1815, The Waterloo Campaign: The German Victory
Hofschröer, Peter. 1815, The Waterloo Campaign: the German Victory. London: Greenhill Books, 1999. 384 Pages. ISBN# 1853673684. $49.95. Hardcover.
For most readers, these first hand accounts will make buying the book worthwhile, however Mr. Hofschröer provides much more. He vividly describes the Herculean efforts of the Prussian Army to extricate itself from the defeat at Ligny and to link up with the Anglo-Allied Army at Waterloo. He uses first-hand accounts to describe the vicious fighting between the French Imperial Guard and the Prussians at the key village of Plancenoit, which protected Napoleon's rear. Unlike many other histories of the campaign, Mr. Hofschröer also chronicles the fight at Wavre and the successful retreat of Marshal Grouchy to France. In addition to his well-written description of the battle, he also provides detailed orders-of-battle and information on various formations, such as the North German Federal Army Corps.
Fortunately for the reader, Mr. Hofschröer does not end the book with the defeat of Napoleon at Waterloo. Over half the book is devoted to the military events that occurred afterwards: the pursuit of the French back to France; the numerous skirmishes and clashes between the victorious Prussians and the demoralized French; and the race between the Prussians and the British to be the first in Paris. Mr. Hofschröer also covers a little known episode of the Waterloo Campaign that is rarely mentioned: the capture of the French fortresses by the Prussians. Despite the occupation of Paris in July, some French fortresses did not surrender until November - almost five months after Waterloo!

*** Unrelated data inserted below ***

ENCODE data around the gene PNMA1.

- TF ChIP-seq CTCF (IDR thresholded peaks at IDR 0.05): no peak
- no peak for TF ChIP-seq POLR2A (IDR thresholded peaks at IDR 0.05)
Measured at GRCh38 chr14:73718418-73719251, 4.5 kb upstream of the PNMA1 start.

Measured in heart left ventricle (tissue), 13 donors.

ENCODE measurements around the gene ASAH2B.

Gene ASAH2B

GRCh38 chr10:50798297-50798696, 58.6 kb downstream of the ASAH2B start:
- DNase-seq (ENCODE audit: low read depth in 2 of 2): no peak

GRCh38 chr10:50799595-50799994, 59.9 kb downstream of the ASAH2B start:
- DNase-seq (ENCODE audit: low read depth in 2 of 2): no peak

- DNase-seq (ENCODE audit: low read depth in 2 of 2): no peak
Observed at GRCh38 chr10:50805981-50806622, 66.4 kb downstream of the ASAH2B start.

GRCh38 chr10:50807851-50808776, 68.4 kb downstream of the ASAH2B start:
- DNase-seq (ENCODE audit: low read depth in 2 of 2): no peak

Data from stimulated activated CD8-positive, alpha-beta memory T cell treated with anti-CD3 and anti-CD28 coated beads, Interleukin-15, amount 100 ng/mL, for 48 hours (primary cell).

Mr. Hofschröer closes with a summary of his thesis that the Duke of Wellington for many years after the battle deliberately misled the public on a variety of aspects of the campaign and downplayed the role of his Prussian allies, relegating their effort to one of secondary importance. He concludes the book with an explanation of why Waterloo was really a German victory rather than an Anglo-Allied one: the largest number of troops was German; they marched further; and they took the most casualties.
The real value of The German Victory lays not so much in the strength or weakness of Mr. Hofschröer's thesis on Wellington's duplicity or his arguments on why it was a German victory, but in the wealth of new information he provides on the Germans during the campaign. It is refreshing to read of these events through the eyes of someone other than a British officer. This book is a must read for those who are interested in Napoleonic history!
Reviewed by Robert